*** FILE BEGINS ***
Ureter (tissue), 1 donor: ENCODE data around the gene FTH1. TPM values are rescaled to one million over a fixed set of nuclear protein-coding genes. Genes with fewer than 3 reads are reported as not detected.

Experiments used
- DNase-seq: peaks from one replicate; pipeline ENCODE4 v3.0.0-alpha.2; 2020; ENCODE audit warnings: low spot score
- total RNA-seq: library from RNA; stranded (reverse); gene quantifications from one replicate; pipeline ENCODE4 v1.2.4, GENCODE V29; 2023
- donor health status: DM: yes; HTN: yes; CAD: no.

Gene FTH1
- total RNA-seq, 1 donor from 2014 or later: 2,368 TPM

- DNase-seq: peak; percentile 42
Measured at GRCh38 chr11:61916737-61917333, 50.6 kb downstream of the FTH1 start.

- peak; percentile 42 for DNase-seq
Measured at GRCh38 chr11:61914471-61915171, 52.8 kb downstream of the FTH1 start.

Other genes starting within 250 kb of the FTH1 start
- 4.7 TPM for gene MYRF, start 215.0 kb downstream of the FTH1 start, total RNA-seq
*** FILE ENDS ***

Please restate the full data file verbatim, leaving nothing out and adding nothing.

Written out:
Ureter (tissue), 1 donor: ENCODE data around the gene FTH1. TPM values are rescaled to one million over a fixed set of nuclear protein-coding genes. Genes with fewer than 3 reads are reported as not detected.

Experiments used
- DNase-seq: peaks from one replicate; pipeline ENCODE4 v3.0.0-alpha.2; 2020; ENCODE audit warnings: low spot score
- total RNA-seq: library from RNA; stranded (reverse); gene quantifications from one replicate; pipeline ENCODE4 v1.2.4, GENCODE V29; 2023
- donor health status: DM: yes; HTN: yes; CAD: no.

Gene FTH1
- total RNA-seq, 1 donor from 2014 or later: 2,368 TPM

- DNase-seq: peak; percentile 42
Measured at GRCh38 chr11:61916737-61917333, 50.6 kb downstream of the FTH1 start.

- peak; percentile 42 for DNase-seq
Measured at GRCh38 chr11:61914471-61915171, 52.8 kb downstream of the FTH1 start.

Other genes starting within 250 kb of the FTH1 start
- 4.7 TPM for gene MYRF, start 215.0 kb downstream of the FTH1 start, total RNA-seq